Knud E Hansen’s Faroe Islands design team has unveiled a design for a new ocean factory trawler.
Rethinking the little-changed stern trawler layout commonly known as the Norwegian design, naval architect Marni Olsen said the team focused on construction of the hull, including trim, draught and ballast, the engines and propulsion system, the arrangement aft on the trawl deck, cargo hold, including accessibility and working conditions, stairways and accommodation quarters and engine room arrangement.
“The evaluation of the original design, construction, components and technology led us to conclude that improvements can be made and are needed,” Mr Olsen said.
Ushering in a design of “simplicity and functionality”, the team placed the engine room on below deck 1 and the cargo hold on deck 1. Above it was the factory (deck 2), trawl deck (deck 3), accommodation on decks 4 to 6 (including mess-room, galley and saloons on deck 5) and the bridge on the upper deck.
“Having the cargo hold and engine room separated on the lower decks for the full length of the vessel generates the changes of the entire layout,” Mr Olsen said.
The trawler has a diesel-electric propulsion system consisting of four diesel generators, two electric propulsion engines and two ducted fixed-pitch propellers. The twin slow-rotating electrically driven propellers almost double the propeller disc area compared to a single propeller design.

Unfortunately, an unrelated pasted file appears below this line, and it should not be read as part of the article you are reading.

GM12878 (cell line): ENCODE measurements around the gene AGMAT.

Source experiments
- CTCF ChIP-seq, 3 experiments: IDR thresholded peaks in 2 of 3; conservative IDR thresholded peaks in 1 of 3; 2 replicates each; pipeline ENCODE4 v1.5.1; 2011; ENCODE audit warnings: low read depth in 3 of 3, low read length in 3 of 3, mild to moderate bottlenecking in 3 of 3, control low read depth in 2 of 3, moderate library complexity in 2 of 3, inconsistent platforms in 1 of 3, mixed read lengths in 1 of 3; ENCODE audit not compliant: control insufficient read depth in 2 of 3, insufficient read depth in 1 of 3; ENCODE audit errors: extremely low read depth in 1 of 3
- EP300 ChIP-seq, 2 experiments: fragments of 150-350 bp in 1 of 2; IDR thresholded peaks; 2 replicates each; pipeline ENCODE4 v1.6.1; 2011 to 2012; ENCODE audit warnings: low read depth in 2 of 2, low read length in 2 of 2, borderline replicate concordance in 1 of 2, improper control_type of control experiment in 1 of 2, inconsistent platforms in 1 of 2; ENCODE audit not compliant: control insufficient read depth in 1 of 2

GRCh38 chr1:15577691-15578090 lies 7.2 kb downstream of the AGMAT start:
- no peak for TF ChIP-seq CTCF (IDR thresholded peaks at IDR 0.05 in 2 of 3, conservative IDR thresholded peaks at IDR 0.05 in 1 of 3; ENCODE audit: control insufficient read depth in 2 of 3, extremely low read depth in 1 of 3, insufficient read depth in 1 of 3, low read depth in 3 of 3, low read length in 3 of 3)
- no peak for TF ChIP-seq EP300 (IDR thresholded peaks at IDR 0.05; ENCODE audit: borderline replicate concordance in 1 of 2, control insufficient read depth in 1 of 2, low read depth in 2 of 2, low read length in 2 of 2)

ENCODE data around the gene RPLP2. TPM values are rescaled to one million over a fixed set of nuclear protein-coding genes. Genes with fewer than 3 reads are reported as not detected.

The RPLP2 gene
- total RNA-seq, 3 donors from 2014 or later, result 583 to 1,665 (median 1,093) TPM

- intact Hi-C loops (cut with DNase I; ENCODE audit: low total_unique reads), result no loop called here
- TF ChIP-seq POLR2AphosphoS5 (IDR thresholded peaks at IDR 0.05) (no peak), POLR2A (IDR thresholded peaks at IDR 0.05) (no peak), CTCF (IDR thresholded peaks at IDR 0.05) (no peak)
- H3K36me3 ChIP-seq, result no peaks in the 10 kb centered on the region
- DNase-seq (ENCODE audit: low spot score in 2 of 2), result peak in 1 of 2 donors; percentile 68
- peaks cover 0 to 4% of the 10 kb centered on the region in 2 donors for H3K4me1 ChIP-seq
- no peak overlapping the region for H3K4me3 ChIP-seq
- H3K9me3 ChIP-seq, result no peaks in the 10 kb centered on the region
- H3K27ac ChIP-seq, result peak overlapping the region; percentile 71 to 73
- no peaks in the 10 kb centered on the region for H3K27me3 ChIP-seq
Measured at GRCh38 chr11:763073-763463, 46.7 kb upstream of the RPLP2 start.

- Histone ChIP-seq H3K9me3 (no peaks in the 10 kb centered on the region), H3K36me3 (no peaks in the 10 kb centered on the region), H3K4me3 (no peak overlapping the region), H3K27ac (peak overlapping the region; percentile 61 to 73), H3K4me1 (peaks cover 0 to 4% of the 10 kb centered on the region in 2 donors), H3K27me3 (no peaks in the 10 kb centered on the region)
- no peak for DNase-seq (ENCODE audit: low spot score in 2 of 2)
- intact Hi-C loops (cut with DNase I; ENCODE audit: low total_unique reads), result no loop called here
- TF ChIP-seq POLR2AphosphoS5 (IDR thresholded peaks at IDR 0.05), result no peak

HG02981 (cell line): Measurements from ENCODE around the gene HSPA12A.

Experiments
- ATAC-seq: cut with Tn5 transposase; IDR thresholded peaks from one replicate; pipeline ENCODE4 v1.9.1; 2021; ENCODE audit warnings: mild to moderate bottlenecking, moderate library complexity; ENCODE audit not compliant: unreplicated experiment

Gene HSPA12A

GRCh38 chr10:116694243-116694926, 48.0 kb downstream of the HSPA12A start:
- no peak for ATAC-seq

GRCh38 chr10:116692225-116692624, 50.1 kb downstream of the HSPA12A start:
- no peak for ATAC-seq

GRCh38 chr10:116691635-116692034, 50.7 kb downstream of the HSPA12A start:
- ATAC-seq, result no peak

The deck area in the cargo hold is more than double the size of the deck area in a traditional trawler layout. It also gives a practical working height comparable to a refrigerated container, improving working conditions and safety during fishery and when unloading.
The traditional gallows and outhauls on the trawl deck are replaced with a single hydraulic A-frame on top of the lifted deck. From this position it can, due to the opening in the upper deck over the trawl slip, cover the area from behind the stern to the aft end of the trawl lanes.
There are six stairwells for all passage between decks; two on each side aft, two on each side amidships and two on each side forward.
The accommodation quarters, cabins, corridors and stairwells are arranged so starboard crew on watch doesn’t need to disturb off-duty port crew.
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